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Apr
24
comment Groups with 20 Sylow subgroups
@SteveD: That would simplify the proof. How do you find the subgroup of index $5$ or $19$ when $n_2 = 95$?
Apr
24
comment Proving that a group of order $112$ is not simple
@Ziggy: If $G$ is a simple group and $[G:H] = n$, then the left coset action gives us an injective homomorphism $f: G \rightarrow S_n$ (in this case $H = N_G(P)$ for $P$ some Sylow $2$-subgroup). With Sylow subgroups you could apply the conjugation action as well.
Apr
23
answered Groups with 20 Sylow subgroups
Apr
23
comment Groups with 20 Sylow subgroups
How do you reduce to cases (1), (2) and (3)?
Apr
21
comment Let $G$ be a simple group such that $|G|=p^2q r$ ($p$ and $q$ are distinct prime numbers) then how prove $|G|=60$?
Ah, I didn't notice that part about $A_r$ in the first bullet point.
Apr
21
comment Let $G$ be a simple group such that $|G|=p^2q r$ ($p$ and $q$ are distinct prime numbers) then how prove $|G|=60$?
With BTT we can prove that if a Sylow subgroup corresponding to the smallest prime divisor is cyclic, then it has a normal complement. So that immediately implies that $p$ is the smallest prime divisor and we can assume $p < q < r$. And to prove $G \cong A_5$, we can use BTT again (it implies that $G$ has exactly $5$ Sylow $2$-subgroups).
Apr
21
comment A group of order 105 contains a subgroup of order 35.
Note that it is true that every group of order $105$ will have a normal Sylow $7$-subgroup (because the subgroup of order $35$ is normal and contains a unique subgroup of order $7$). See my answer
Apr
21
answered A group of order 105 contains a subgroup of order 35.
Apr
21
comment When can I say that $\cup H_i$ is a group?
The sufficent condition you mention says that the poset of subgroups (ordered by inclusion) is a directed set. en.wikipedia.org/wiki/Directed_set
Apr
21
comment When can I say that $\cup H_i$ is a group?
More generally, the union $\cup H_i$ is a subgroup when for all $i, j \in I$ there exists $k \in I$ such that $H_i \leq H_k$ and $H_j \leq H_k$. This is not a necessary condition as the Klein $4$-group shows.
Apr
21
comment When can I say that $\cup H_i$ is a group?
The problem with your generalization is that for example, when $H_1 \cup H_2 \cup H_3$ is a subgroup, it does not necessarily follow that $H_2 \cup H_3$ is a subgroup.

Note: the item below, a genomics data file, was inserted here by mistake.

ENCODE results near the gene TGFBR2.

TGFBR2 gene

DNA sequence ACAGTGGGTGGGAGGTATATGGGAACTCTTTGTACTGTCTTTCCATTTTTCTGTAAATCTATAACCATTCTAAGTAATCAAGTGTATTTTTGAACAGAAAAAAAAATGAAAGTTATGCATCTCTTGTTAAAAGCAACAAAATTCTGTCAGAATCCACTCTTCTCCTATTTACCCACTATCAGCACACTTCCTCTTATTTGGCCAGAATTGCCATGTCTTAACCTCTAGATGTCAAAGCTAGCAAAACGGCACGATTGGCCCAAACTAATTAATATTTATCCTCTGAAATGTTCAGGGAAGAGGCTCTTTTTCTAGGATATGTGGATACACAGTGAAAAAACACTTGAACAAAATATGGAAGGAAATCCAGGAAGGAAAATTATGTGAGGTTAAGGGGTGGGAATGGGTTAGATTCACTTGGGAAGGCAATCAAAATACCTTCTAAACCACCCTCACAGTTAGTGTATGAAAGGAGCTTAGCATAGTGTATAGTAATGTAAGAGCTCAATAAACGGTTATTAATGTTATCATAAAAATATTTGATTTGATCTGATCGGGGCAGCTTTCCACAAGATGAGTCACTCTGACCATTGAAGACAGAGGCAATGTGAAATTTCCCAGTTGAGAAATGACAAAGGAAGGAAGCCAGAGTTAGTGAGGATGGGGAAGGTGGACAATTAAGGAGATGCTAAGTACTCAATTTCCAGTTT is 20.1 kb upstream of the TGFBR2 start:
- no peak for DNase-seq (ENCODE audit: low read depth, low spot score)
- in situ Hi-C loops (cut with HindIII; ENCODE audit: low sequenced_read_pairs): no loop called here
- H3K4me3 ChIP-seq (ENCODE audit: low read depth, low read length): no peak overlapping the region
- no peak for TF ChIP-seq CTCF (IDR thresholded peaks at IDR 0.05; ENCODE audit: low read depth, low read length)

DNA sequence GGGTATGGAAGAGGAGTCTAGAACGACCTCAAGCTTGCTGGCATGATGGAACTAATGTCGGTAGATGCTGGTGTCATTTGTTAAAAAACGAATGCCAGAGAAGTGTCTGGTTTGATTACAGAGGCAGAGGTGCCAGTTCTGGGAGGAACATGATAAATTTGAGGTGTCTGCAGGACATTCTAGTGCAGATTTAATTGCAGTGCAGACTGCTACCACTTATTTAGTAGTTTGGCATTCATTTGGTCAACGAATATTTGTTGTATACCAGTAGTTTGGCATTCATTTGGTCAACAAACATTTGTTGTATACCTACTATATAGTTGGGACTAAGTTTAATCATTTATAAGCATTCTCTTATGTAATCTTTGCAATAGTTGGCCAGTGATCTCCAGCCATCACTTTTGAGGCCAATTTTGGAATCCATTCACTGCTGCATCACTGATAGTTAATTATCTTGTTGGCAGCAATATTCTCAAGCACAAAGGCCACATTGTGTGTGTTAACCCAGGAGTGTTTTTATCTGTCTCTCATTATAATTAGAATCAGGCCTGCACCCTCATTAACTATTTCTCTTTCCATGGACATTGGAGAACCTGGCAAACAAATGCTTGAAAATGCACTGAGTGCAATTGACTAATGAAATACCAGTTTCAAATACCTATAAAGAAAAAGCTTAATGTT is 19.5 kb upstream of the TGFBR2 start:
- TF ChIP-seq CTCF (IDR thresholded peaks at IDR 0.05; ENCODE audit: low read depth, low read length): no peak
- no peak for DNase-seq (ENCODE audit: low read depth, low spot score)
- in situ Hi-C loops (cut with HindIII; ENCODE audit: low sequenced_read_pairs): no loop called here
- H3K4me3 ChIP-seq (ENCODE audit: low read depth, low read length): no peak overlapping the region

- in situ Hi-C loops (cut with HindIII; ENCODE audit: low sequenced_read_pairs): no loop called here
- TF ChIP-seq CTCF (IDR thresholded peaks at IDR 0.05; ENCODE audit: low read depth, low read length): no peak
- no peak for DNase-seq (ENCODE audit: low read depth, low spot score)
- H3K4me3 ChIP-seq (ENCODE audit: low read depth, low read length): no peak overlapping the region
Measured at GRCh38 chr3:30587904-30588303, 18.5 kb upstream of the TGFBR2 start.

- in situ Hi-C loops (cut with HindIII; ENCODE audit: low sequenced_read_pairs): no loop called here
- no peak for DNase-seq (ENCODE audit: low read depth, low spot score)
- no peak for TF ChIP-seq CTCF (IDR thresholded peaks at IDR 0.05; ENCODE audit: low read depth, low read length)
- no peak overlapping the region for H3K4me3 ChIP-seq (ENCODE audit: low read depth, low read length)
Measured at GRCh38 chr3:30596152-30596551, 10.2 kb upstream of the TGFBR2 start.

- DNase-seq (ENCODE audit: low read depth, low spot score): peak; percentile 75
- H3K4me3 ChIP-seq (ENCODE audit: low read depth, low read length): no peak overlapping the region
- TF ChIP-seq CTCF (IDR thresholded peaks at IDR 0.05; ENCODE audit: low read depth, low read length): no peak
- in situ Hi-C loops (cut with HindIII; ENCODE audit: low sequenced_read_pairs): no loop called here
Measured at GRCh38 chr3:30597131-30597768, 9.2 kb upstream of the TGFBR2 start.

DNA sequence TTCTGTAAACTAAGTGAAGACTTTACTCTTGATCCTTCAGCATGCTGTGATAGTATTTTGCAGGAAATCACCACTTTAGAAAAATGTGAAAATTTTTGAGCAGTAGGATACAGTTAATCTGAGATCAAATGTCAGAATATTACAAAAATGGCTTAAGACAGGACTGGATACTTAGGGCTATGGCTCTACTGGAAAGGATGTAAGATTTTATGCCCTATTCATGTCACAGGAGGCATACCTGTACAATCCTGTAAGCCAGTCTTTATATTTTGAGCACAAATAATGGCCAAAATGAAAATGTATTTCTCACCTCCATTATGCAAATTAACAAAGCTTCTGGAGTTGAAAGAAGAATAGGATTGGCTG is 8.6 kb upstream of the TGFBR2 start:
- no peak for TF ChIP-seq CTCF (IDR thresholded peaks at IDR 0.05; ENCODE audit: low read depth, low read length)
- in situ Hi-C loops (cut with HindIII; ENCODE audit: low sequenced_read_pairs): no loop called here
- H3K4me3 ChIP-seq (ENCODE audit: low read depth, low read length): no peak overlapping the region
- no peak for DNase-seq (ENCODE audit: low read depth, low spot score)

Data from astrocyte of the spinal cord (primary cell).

Apr
21
comment When can I say that $\cup H_i$ is a group?
What kind of generalization did you have in mind?
Apr
20
comment Solve the quadratic congrunce
You can divide by two modulo $11$, so you can complete the square. The same idea should be helpful for solving quadratics $x^2 + bx + c \equiv 0 \mod{p}$ when $p$ is an odd prime.
Apr
20
answered $G$ is a nonabelian finite group, then $|Z(G)|\leq \frac{1}{4}|G|$
Apr
19
comment on a group with perfect automorphism group
What you define here as a "perfect group" is called a complete group (wikipedia). A group is called perfect when it equals its commutator subgroup (mathworld). These are two different things.
Apr
18
revised On the commutator subgroup of a group
deleted 20 characters in body
Apr
18
comment Which groups are derived subgroups?
Yet another reason: If $G'/G''$ and $G''$ are cyclic, then $G'' = 1$. See here
Apr
18
answered On the commutator subgroup of a group
Apr
16
comment Nice examples of groups which are not obviously groups
Another example of a subgroup that is not obviously a subgroup is given by Frobenius conjecture, for which the only known proof for relies on the classification of finite simple groups. According to Frobenius conjecture, if $n$ divides the order of $G$ and there are exactly $n$ solutions to $x^n = 1$, then the set of solutions forms a subgroup. Let $G$, $H$ and $N$ be as in your answer. You can prove that $N = \{x \in G: x^{[G:H]} = 1\}$ and that $N$ contains exactly $[G:H]$ elements. So your answer can be seen as a particular case of Frobenius conjecture.
Apr
14
answered Which groups are derived subgroups?